Remove Shebeens From Residential Areas

Gender-based organisations and their stakeholders want the Ministry of Trade and Industry to remove all shebeens and liquor outlets from residential areas and to amend the Liquor Act to ban shebeens near educational facilities.

Participants announced these recommendations in a report after the Second National Conference on Gender-Based Violence (GBV) held from July 2-4 this year.

They also want to see that regulations are enforced so that liquor outlets demand to see an identification document (ID) before selling liquor especially to youth suspected of being under-aged and who are prohibited from purchasing alcohol.

The conference held under the auspices of the Office of the Prime Minister proposed the Women and Child Protection Unit be given a gender neutral name “to encourage people (including men) to report GBV and follow up by changing attitudes of service providers towards men who are victims of GBV”.

Among other things, the GBV conference also recommended that the Ministry of Safety and Security improve processes and procedures at the police station with regard to handling of GBV cases, while improving police conditions of service.

The Ministry of Health and Social Services was requested to create a conducive environment for counselling sessions to promote privacy and confidentiality in all regions and to revive the Etegameno Rehabilitation Centre, as well as integrate alcohol and drug abuse rehabilitation centres in all referral hospitals.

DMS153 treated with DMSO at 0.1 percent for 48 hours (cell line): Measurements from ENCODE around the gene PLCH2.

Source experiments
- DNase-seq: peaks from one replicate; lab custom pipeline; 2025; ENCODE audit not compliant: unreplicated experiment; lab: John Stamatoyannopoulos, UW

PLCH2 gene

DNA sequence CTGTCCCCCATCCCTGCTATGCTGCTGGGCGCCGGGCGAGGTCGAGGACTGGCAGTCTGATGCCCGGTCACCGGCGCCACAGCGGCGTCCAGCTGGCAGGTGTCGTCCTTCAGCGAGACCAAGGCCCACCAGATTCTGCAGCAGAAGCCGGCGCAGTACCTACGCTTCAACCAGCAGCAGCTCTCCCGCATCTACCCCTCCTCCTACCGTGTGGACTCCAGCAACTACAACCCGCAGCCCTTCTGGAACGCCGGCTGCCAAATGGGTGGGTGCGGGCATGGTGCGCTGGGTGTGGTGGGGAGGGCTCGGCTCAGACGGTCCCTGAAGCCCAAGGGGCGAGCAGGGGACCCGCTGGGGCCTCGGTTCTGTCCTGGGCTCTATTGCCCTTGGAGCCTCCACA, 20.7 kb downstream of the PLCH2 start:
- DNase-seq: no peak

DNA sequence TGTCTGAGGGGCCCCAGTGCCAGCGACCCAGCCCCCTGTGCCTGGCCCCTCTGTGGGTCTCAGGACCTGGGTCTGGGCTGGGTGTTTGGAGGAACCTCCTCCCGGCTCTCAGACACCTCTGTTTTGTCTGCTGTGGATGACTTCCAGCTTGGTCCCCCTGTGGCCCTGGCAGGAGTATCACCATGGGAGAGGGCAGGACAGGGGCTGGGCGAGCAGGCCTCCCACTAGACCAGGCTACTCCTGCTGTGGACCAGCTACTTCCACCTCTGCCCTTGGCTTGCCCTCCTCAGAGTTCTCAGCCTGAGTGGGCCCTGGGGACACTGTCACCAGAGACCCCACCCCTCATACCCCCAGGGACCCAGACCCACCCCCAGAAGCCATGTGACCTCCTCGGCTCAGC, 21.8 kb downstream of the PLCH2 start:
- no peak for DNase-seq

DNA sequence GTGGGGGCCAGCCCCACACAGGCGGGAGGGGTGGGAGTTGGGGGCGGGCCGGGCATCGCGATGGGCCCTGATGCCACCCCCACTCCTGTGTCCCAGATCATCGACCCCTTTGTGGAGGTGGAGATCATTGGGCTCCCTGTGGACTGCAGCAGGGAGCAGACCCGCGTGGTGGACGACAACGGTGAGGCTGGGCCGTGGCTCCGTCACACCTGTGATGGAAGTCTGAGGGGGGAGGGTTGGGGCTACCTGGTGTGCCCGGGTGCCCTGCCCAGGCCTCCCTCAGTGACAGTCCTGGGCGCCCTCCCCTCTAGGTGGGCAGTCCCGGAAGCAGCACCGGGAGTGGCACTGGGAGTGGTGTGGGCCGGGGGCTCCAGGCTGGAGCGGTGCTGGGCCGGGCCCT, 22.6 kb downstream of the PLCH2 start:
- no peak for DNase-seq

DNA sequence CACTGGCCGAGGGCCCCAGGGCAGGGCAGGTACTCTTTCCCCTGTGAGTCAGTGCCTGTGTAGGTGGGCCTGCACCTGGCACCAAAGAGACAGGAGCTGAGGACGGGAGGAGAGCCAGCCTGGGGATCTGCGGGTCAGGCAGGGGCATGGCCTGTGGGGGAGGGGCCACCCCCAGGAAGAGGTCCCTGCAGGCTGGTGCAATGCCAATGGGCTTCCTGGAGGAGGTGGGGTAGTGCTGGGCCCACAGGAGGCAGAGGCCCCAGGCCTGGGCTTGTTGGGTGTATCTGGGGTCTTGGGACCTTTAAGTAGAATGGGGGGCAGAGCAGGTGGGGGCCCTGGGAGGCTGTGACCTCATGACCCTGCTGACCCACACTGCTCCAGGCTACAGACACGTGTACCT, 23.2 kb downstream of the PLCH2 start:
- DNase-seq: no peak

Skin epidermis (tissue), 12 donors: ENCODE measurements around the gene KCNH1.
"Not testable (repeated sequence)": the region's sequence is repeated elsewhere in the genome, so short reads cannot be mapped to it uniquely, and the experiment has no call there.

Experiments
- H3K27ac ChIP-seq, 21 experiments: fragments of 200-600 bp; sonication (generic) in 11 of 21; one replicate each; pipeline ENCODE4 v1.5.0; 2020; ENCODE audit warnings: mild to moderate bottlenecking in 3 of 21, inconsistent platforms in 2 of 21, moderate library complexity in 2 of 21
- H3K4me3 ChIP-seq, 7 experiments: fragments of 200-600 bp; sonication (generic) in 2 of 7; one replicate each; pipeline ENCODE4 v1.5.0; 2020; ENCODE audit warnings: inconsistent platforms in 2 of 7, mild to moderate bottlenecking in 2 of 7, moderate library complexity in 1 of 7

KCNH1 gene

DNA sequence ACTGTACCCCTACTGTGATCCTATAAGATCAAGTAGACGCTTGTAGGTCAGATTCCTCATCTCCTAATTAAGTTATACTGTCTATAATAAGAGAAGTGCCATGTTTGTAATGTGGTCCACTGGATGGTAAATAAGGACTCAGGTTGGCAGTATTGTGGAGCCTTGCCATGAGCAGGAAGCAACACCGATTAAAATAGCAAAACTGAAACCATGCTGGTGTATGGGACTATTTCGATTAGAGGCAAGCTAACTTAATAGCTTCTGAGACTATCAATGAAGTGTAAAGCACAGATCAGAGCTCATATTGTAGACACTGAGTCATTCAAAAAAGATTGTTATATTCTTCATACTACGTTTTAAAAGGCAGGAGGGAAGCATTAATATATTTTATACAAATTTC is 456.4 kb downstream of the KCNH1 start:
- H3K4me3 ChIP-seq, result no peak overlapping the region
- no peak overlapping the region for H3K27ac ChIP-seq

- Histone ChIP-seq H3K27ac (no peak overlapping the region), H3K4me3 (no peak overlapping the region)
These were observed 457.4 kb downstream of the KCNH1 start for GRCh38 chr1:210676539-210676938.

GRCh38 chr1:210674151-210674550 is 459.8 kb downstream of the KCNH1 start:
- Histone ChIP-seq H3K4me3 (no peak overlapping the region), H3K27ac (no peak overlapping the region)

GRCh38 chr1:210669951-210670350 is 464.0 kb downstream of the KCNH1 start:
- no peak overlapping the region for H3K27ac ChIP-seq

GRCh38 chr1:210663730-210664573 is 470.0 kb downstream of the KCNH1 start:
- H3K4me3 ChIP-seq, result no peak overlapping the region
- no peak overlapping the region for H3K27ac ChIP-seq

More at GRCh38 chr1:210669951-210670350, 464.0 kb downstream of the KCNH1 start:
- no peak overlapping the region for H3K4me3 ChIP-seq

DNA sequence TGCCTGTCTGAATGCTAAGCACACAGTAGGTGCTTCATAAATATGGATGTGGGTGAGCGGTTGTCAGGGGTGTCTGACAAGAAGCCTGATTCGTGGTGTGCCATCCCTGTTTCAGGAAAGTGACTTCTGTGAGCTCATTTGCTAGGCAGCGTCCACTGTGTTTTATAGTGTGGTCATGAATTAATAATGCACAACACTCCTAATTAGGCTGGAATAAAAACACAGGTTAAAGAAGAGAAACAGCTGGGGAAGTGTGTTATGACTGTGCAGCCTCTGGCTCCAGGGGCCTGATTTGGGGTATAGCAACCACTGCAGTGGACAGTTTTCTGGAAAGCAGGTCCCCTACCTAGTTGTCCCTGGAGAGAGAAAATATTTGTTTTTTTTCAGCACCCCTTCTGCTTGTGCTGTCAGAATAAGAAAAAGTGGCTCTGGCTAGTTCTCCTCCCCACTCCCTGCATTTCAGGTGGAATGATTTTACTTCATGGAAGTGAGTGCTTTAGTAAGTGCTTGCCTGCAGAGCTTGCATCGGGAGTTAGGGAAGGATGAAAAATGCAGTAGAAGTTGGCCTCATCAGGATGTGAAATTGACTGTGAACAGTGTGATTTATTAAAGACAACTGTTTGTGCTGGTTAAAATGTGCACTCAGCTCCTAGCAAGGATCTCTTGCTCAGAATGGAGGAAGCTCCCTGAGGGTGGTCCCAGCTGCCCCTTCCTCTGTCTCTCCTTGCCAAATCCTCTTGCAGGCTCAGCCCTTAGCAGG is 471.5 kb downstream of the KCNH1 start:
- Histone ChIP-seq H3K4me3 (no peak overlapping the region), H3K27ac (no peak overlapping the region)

The participants also aocated for Bible studies and Life Skills to be reintroduced as promotional subjects in high school and to avail bursaries for those who want to study social work, psychology, psychiatry and forensic medicine or investigation.Gmo

When it came to traditional practices, the conference recommended that the Council of Traditional Authorities and the Ministry of Regional and Local Government, Housing and Rural Development research and revive positive cultural and traditional practices and norms that have preventive and responsive benefits to GBV, while redefining cultural beliefs that can help in combating GBV.

The private sector, state-owned enterprises, non-governmental organisations and civil society organisations are encouraged to invest in GBV prevention and response and implement programmes to complement efforts and provide relevant support to government, while faith-based organisations have been tasked to include prevention of GBV in their sermons.

The Ministry of Justice has been asked to establish special GBV family courts with specialist prosecutors to provide speedy services while the Ministry of Gender Equality and Child Welfare has been asked to strengthen the capacity of support groups to reduce GBV.

Source : New Era